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Highest positive surgical margin predicts poor survival after prostatectomy

Key clinical point: Increased positive surgical margin was significantly associated with the poorest biochemical recurrent-free survival in prostate cancer patients after radical prostatectomy.

Major finding: Among patients with positive surgical margins (PSM), biochemical recurrence was associated with more than 2 PSM (hazard ratio 2.723), PSM length of 3mm or higher (HR 1.024) and a Gleason score of 4 or higher (HR 2.356).

Study details: The data come from a retrospective study of 150 prostate cancer patients who underwent radical prostatectomy for prostate cancer with no nodal or distant metastasis between 2010 and 2013.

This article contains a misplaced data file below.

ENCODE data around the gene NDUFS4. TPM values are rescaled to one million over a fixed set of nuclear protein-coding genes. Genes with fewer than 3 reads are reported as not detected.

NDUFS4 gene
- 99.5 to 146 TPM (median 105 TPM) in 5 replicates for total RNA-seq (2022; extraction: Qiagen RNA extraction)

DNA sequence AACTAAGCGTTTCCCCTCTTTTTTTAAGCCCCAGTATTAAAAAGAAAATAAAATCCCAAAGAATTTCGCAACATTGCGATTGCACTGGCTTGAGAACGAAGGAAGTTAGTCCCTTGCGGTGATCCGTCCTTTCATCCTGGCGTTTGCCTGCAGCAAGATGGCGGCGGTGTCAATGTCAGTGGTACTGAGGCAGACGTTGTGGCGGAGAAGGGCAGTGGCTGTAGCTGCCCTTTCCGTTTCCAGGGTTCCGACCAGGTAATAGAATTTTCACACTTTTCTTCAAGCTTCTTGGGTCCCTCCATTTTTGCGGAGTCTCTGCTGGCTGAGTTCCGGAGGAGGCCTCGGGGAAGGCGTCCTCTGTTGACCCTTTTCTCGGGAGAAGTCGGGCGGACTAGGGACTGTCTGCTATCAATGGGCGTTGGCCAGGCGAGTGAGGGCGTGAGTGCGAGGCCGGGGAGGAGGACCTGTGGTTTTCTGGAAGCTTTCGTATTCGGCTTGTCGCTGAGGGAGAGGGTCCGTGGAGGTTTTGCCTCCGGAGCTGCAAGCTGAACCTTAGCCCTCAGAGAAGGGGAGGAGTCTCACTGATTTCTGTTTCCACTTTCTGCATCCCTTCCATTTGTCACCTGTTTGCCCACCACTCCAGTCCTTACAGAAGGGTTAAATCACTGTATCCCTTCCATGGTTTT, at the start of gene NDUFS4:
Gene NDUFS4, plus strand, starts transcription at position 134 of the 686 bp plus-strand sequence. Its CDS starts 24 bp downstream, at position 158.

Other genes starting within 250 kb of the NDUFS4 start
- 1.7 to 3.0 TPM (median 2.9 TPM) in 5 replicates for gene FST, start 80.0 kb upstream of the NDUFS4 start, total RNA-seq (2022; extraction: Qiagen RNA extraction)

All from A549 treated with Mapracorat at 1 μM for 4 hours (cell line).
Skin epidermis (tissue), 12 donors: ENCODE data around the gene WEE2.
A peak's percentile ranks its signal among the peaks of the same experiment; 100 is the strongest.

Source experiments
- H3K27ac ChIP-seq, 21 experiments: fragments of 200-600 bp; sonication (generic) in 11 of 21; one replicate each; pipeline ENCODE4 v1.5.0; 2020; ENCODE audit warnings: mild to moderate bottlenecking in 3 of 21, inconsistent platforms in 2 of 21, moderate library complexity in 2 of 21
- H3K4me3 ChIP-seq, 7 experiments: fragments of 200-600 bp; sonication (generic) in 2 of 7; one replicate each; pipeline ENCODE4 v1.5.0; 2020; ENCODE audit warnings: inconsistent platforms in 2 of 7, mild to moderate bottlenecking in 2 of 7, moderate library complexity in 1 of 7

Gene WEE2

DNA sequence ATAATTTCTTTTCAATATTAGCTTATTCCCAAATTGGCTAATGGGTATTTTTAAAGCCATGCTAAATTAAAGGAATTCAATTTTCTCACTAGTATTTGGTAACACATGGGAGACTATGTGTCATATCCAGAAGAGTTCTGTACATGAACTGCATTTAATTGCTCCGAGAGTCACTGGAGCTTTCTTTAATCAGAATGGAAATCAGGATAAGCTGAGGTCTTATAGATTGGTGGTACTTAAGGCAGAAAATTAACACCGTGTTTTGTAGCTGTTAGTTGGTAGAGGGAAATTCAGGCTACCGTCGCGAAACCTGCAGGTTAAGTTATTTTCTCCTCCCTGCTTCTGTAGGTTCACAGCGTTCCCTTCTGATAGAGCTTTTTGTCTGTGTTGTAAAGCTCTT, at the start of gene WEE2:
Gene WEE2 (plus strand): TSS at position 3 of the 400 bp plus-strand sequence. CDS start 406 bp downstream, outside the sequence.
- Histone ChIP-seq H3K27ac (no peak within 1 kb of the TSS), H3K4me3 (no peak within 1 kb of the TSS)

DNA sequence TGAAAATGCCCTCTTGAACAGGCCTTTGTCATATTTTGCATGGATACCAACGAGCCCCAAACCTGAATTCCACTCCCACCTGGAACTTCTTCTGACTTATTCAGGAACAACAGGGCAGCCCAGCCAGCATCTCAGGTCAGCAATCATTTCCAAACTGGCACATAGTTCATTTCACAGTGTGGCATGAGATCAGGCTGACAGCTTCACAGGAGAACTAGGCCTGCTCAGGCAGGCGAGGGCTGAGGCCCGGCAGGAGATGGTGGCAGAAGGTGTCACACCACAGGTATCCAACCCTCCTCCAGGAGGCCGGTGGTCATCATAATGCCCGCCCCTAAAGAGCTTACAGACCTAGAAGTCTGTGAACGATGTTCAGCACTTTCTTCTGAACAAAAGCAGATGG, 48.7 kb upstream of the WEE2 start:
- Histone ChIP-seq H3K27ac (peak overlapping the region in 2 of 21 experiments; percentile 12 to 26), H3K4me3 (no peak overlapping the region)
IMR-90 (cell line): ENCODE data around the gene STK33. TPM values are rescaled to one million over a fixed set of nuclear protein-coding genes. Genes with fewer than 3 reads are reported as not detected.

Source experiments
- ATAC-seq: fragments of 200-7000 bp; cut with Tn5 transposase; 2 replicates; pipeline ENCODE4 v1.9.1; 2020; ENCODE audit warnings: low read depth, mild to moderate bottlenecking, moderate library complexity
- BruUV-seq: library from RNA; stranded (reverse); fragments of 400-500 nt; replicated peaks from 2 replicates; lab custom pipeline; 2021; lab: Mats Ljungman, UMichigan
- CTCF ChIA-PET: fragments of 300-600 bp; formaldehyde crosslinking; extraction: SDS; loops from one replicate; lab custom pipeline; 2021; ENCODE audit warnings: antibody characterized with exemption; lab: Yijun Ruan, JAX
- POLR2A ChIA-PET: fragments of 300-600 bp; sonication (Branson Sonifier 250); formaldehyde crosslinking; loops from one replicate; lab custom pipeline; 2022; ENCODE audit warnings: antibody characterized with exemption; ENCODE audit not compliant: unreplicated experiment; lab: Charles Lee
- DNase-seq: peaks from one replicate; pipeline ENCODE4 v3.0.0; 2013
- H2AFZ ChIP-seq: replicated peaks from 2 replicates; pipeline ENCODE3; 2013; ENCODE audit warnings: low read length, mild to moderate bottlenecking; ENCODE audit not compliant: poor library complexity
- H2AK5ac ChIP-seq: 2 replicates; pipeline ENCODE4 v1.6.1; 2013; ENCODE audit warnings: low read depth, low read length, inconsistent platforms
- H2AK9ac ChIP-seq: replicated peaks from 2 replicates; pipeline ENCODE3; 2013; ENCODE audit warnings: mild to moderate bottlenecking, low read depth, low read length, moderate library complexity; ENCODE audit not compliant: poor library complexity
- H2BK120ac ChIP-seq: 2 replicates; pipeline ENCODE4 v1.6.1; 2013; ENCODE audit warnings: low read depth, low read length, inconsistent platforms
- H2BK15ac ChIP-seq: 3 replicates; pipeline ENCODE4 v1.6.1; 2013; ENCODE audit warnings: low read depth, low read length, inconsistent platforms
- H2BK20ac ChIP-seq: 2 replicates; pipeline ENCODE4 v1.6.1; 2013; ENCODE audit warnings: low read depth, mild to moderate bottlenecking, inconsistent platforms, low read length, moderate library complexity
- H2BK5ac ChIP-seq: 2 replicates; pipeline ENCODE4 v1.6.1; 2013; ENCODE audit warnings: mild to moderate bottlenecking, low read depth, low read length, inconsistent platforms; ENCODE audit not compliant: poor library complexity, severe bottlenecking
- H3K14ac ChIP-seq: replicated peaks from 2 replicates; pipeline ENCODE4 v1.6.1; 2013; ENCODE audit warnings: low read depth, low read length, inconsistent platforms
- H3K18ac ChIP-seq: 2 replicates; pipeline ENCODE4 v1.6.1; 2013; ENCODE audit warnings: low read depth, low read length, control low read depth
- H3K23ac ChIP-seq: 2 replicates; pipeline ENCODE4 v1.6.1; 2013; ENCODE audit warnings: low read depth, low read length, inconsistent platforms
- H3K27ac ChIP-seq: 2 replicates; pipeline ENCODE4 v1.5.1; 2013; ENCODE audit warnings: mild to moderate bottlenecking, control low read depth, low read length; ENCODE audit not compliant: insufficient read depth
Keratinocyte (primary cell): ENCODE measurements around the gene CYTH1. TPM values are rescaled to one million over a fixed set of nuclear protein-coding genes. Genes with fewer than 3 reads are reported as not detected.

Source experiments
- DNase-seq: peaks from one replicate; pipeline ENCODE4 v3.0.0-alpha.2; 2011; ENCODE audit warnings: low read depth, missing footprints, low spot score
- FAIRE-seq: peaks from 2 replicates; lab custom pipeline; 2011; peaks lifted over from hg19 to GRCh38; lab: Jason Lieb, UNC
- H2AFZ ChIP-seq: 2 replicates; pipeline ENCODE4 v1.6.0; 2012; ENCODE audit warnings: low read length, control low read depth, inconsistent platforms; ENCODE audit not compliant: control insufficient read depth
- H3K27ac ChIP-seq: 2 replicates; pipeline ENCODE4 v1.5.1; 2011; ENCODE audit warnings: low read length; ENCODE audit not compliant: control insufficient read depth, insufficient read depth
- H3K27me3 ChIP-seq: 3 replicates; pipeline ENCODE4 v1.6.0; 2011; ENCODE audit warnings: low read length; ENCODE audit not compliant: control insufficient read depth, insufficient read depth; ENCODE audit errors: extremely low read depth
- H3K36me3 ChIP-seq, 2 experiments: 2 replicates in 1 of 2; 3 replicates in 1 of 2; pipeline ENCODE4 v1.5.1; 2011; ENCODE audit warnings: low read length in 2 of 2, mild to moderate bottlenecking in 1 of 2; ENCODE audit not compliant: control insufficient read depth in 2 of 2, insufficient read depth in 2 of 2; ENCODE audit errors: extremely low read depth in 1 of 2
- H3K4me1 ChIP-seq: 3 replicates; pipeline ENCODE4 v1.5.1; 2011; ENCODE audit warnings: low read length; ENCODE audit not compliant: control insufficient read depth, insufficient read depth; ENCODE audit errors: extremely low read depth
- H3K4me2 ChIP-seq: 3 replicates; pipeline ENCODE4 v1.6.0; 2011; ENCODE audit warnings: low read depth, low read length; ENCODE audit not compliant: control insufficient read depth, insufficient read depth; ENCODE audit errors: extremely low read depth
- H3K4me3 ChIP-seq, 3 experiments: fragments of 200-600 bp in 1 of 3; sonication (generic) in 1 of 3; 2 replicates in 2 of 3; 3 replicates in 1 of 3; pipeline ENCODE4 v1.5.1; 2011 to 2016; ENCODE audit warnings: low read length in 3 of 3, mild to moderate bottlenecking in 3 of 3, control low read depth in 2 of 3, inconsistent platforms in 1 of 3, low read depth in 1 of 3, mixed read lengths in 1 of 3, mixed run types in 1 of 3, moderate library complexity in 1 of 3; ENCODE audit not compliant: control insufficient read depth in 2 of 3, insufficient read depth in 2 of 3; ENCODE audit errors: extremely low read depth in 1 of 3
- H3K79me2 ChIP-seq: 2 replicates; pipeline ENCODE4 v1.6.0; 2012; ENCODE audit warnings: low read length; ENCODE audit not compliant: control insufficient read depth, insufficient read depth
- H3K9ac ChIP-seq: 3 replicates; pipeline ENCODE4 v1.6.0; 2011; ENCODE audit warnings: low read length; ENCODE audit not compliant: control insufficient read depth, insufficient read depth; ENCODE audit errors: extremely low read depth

Disclosures: The study received no outside funding. The researchers had no financial conflicts to disclose.


“Positive surgical margins are associated with worse outcomes in many cancers, including prostate cancer. Previous studies have suggested that in patients who have undergone prostatectomy, positive surgical margins (PSM) are associated with biochemical recurrence (BCR). BCR is associated with a poorer prognosis. Pathologic T3a is a critical tumor stage, as disease extends outside of the prostate. Therefore, Lee et al conducted a retrospective study to determine characteristics of PSMs that may be associated with worse outcomes. In this study, more than 2 PSMs, PSM > 3 mm, and a highest margin Gleason score > 4 were associated with an increased risk of BCR. Further study is needed to determine ways to identify risk for positive margins after surgery and the optimal adjuvant treatment strategies when positive margins are found.”

Mark Klein, MD


Lee W et al. Prostate Int. 2021 Mar 9. doi: 10.1016/j.prnil.2020.12.004.